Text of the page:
Nostalgic romanticism isn’t such a bad thing nor is it an indication that fresh ideas are hard to come by this day and age. It is merely an appreciation and celebration of the past along with its glorious milestones and shortcomings for they have shaped us and will continue to influence our present and future endeavors.
When ‘Tropics’ (Chris Ward) first started, one can argue that he channeled nostalgia in all his musical endeavors as he took influences from the sound of his youth like post punk and 70’s jams among others. But that’s not necessarily an exploitative cash grab or perhaps a lazy attempt at marketing. ‘Tropics’ clearly respected the past and was cognizant of the present and blended them musically with such deft hands wherein both were celebrated and never bastardized for the sake of publicity.
Over the years however, ‘Tropics’ has exponentially grown musically and has literally found his own voice in the process. If he was content in hiding his voice behind the haze of dreamy retro pop and ambient acid jazz soundscapes in his full-length debut album ‘Parodia Flare’, his latest effort ‘Rapture’ is noticeably a more assured and confident vocal offering with a deeply personal subject matter that exposed listeners to vulnerable melodies and emotions. As one Pitchfork reviewer observed: “Rapture conjures an atmosphere of confessional intimacy.”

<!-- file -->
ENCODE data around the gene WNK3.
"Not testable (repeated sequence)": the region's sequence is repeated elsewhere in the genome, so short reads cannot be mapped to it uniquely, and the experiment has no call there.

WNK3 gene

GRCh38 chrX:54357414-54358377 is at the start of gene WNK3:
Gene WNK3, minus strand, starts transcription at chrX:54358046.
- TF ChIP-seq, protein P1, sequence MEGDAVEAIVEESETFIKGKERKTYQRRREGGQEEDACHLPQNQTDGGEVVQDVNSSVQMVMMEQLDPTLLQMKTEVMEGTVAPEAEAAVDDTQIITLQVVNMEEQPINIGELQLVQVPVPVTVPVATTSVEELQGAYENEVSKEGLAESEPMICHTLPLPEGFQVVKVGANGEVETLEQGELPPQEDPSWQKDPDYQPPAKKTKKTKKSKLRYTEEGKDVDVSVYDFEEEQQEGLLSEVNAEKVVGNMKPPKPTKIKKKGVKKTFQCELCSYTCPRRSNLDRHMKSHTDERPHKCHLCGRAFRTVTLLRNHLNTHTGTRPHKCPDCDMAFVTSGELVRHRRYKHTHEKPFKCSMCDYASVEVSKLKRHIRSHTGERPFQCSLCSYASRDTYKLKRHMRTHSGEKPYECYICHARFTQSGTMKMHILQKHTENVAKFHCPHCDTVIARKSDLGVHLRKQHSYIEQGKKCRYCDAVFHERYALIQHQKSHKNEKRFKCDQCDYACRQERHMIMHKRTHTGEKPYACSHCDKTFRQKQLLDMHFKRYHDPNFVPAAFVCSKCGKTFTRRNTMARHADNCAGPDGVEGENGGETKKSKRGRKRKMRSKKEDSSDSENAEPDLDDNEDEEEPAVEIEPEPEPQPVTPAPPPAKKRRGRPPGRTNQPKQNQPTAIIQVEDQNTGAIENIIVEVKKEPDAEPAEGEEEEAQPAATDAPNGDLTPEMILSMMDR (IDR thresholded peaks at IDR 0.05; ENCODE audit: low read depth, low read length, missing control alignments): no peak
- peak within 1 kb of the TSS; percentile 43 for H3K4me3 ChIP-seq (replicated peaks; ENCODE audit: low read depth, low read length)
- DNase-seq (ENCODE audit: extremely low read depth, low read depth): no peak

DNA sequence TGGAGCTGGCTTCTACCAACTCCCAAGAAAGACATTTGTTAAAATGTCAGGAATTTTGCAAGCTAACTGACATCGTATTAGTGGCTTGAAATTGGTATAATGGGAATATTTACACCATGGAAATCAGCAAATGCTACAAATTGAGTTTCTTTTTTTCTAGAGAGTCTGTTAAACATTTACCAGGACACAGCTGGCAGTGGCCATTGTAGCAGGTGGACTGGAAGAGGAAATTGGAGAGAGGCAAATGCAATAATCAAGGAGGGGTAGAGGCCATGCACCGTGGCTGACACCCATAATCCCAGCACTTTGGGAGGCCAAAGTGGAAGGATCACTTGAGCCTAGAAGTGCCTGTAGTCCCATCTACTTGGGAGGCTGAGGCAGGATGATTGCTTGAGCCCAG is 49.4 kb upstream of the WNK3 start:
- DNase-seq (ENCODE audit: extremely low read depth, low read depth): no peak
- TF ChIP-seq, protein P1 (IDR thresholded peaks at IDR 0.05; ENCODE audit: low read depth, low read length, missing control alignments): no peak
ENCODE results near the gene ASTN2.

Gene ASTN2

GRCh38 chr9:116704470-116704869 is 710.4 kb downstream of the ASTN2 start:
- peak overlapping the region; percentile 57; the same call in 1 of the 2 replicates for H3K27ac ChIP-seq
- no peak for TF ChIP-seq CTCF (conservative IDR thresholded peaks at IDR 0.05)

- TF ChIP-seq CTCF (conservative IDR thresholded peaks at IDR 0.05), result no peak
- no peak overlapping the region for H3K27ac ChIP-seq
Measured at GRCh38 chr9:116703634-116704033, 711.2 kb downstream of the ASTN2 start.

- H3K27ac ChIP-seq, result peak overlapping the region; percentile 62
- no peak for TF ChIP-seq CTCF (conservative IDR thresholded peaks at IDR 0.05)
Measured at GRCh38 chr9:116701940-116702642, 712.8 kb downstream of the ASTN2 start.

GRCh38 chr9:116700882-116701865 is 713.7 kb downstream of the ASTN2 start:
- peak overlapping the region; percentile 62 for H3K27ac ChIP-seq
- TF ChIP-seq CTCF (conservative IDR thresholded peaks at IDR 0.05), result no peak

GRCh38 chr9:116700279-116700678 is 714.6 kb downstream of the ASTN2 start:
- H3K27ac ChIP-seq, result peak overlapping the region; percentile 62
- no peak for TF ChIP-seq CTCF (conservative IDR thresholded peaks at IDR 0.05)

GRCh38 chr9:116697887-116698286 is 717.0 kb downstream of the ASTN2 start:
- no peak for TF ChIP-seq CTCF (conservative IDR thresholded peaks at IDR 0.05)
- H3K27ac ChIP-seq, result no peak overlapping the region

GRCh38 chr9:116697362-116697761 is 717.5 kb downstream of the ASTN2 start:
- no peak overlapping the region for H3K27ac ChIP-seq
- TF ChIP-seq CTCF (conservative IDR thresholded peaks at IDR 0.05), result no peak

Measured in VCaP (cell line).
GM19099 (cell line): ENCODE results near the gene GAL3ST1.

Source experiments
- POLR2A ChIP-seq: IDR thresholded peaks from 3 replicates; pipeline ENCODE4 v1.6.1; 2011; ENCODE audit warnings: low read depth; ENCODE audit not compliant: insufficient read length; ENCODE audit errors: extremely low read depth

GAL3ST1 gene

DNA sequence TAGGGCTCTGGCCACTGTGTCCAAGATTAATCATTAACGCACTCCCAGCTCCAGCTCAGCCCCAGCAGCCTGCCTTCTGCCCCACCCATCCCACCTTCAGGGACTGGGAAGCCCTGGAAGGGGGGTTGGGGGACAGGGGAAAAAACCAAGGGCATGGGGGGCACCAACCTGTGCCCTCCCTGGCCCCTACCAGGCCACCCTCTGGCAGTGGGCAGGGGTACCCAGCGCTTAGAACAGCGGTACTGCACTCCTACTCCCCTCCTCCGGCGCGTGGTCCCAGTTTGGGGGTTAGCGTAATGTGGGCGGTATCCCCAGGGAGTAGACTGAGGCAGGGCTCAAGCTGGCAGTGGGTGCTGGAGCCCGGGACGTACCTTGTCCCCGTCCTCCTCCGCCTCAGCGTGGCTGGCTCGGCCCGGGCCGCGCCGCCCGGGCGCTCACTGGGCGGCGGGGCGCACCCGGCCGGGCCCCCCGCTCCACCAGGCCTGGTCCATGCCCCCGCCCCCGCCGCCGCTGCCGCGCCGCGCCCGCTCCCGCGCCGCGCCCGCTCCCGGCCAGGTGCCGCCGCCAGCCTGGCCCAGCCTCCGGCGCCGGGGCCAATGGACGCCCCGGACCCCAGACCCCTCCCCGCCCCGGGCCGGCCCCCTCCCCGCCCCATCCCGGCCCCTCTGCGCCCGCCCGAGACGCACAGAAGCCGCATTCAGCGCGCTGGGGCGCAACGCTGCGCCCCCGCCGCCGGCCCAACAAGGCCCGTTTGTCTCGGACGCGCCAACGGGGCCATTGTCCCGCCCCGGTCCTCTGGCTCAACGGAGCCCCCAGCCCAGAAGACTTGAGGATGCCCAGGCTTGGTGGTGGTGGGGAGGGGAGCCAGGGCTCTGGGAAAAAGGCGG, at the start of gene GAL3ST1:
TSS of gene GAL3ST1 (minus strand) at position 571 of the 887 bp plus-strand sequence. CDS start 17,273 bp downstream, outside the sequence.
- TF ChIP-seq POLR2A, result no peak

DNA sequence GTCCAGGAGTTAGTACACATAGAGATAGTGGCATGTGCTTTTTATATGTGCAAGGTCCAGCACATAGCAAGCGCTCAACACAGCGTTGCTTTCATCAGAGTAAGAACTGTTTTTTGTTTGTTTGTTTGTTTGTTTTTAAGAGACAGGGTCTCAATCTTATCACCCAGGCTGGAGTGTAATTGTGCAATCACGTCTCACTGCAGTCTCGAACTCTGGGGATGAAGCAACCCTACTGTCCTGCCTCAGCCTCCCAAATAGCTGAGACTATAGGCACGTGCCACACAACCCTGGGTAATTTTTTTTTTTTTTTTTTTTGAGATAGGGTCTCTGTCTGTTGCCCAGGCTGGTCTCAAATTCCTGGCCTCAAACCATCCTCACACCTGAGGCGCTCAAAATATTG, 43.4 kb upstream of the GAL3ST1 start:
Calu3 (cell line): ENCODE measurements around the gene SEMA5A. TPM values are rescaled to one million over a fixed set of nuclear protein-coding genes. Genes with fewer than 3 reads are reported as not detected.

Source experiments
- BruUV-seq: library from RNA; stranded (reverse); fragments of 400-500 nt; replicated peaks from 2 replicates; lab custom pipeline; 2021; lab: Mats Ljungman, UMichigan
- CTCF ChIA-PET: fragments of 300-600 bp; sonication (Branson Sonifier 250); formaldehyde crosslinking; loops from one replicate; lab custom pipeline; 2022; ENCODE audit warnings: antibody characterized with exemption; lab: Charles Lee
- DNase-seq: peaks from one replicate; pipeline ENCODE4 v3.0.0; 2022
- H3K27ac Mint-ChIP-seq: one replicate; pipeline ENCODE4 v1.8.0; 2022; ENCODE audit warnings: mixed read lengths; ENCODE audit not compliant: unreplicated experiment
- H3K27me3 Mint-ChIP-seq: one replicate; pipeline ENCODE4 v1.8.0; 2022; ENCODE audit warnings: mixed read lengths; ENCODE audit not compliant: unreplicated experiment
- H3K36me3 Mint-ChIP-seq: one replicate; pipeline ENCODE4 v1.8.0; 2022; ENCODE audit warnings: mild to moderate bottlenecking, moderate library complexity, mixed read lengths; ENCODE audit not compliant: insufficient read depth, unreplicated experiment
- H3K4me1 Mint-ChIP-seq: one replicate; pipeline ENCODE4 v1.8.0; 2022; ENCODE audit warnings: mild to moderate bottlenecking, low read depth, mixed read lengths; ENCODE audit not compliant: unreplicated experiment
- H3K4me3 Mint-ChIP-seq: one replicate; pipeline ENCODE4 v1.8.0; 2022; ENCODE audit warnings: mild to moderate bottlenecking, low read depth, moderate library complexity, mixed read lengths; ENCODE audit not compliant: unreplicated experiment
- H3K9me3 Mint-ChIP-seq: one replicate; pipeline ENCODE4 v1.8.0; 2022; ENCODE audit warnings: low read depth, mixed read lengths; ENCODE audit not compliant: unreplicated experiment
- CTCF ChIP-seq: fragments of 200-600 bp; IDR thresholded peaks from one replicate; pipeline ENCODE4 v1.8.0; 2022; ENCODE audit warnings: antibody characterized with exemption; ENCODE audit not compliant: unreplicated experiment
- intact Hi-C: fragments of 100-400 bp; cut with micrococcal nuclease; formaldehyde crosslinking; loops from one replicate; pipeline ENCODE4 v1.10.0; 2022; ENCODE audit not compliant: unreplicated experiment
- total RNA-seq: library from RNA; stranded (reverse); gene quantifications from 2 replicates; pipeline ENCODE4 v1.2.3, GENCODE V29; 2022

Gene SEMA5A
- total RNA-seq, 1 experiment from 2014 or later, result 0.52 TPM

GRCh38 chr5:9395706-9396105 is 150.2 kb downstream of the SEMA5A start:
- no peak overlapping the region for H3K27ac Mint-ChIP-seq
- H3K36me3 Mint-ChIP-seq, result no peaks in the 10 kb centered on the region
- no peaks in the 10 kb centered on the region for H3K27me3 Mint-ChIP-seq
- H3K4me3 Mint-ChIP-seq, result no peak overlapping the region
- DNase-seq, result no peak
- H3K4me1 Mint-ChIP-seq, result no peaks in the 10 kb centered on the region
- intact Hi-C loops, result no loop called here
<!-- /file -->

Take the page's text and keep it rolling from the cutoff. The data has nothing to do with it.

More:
I couldn’t agree more. ‘Rapture’ is a more passionate and empathetic album that shows ‘Tropics’’ growth as a composer and as an artist. By leaving his comfort zone and not being afraid to expose his vulnerabilities, he has found his voice and most especially himself.
Where he goes from here is anyone’s guess. What’s certain is that ‘Rapture’ is a step in the right direction. Let’s just hope that he’s going to stay the course because honesty and authenticity in the songwriting process is as hard if not harder to come by than a fresh idea.